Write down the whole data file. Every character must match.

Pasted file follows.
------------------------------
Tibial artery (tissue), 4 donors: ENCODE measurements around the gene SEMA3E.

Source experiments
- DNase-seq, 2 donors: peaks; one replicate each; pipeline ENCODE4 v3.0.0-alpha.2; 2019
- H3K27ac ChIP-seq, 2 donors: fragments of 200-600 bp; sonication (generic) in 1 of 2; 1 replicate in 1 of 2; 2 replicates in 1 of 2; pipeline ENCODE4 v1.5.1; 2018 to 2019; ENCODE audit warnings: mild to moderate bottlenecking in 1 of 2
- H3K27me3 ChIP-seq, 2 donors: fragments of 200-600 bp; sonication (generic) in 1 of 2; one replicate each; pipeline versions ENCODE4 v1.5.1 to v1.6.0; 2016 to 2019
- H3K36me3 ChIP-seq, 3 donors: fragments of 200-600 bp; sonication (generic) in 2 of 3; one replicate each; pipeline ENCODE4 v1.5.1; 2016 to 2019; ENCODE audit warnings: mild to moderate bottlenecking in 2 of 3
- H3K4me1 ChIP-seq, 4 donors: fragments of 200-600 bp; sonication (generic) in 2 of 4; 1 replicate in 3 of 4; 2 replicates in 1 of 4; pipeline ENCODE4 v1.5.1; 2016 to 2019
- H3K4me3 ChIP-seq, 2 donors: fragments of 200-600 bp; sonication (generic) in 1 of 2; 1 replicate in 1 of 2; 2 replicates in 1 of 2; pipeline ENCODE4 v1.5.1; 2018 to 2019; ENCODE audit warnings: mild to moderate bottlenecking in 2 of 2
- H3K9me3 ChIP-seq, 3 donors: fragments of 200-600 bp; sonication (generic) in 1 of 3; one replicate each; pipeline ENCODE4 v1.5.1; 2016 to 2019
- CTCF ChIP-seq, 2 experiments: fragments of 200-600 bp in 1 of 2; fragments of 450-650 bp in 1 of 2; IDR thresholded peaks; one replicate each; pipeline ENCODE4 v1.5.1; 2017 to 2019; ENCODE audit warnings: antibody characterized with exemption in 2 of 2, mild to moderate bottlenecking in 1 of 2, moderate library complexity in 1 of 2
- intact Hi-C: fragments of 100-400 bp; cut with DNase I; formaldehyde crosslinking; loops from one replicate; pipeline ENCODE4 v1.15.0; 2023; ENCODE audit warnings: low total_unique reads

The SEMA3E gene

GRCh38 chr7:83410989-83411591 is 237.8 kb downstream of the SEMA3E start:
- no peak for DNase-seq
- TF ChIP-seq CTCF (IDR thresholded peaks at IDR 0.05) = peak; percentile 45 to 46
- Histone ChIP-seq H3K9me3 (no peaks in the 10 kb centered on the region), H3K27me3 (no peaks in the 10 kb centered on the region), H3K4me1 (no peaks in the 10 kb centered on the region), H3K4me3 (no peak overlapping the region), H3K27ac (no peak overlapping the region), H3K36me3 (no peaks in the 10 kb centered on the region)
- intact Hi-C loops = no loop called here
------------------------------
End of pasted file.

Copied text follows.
Tibial artery (tissue), 4 donors: ENCODE measurements around the gene SEMA3E.

Source experiments
- DNase-seq, 2 donors: peaks; one replicate each; pipeline ENCODE4 v3.0.0-alpha.2; 2019
- H3K27ac ChIP-seq, 2 donors: fragments of 200-600 bp; sonication (generic) in 1 of 2; 1 replicate in 1 of 2; 2 replicates in 1 of 2; pipeline ENCODE4 v1.5.1; 2018 to 2019; ENCODE audit warnings: mild to moderate bottlenecking in 1 of 2
- H3K27me3 ChIP-seq, 2 donors: fragments of 200-600 bp; sonication (generic) in 1 of 2; one replicate each; pipeline versions ENCODE4 v1.5.1 to v1.6.0; 2016 to 2019
- H3K36me3 ChIP-seq, 3 donors: fragments of 200-600 bp; sonication (generic) in 2 of 3; one replicate each; pipeline ENCODE4 v1.5.1; 2016 to 2019; ENCODE audit warnings: mild to moderate bottlenecking in 2 of 3
- H3K4me1 ChIP-seq, 4 donors: fragments of 200-600 bp; sonication (generic) in 2 of 4; 1 replicate in 3 of 4; 2 replicates in 1 of 4; pipeline ENCODE4 v1.5.1; 2016 to 2019
- H3K4me3 ChIP-seq, 2 donors: fragments of 200-600 bp; sonication (generic) in 1 of 2; 1 replicate in 1 of 2; 2 replicates in 1 of 2; pipeline ENCODE4 v1.5.1; 2018 to 2019; ENCODE audit warnings: mild to moderate bottlenecking in 2 of 2
- H3K9me3 ChIP-seq, 3 donors: fragments of 200-600 bp; sonication (generic) in 1 of 3; one replicate each; pipeline ENCODE4 v1.5.1; 2016 to 2019
- CTCF ChIP-seq, 2 experiments: fragments of 200-600 bp in 1 of 2; fragments of 450-650 bp in 1 of 2; IDR thresholded peaks; one replicate each; pipeline ENCODE4 v1.5.1; 2017 to 2019; ENCODE audit warnings: antibody characterized with exemption in 2 of 2, mild to moderate bottlenecking in 1 of 2, moderate library complexity in 1 of 2
- intact Hi-C: fragments of 100-400 bp; cut with DNase I; formaldehyde crosslinking; loops from one replicate; pipeline ENCODE4 v1.15.0; 2023; ENCODE audit warnings: low total_unique reads

The SEMA3E gene

GRCh38 chr7:83410989-83411591 is 237.8 kb downstream of the SEMA3E start:
- no peak for DNase-seq
- TF ChIP-seq CTCF (IDR thresholded peaks at IDR 0.05) = peak; percentile 45 to 46
- Histone ChIP-seq H3K9me3 (no peaks in the 10 kb centered on the region), H3K27me3 (no peaks in the 10 kb centered on the region), H3K4me1 (no peaks in the 10 kb centered on the region), H3K4me3 (no peak overlapping the region), H3K27ac (no peak overlapping the region), H3K36me3 (no peaks in the 10 kb centered on the region)
- intact Hi-C loops = no loop called here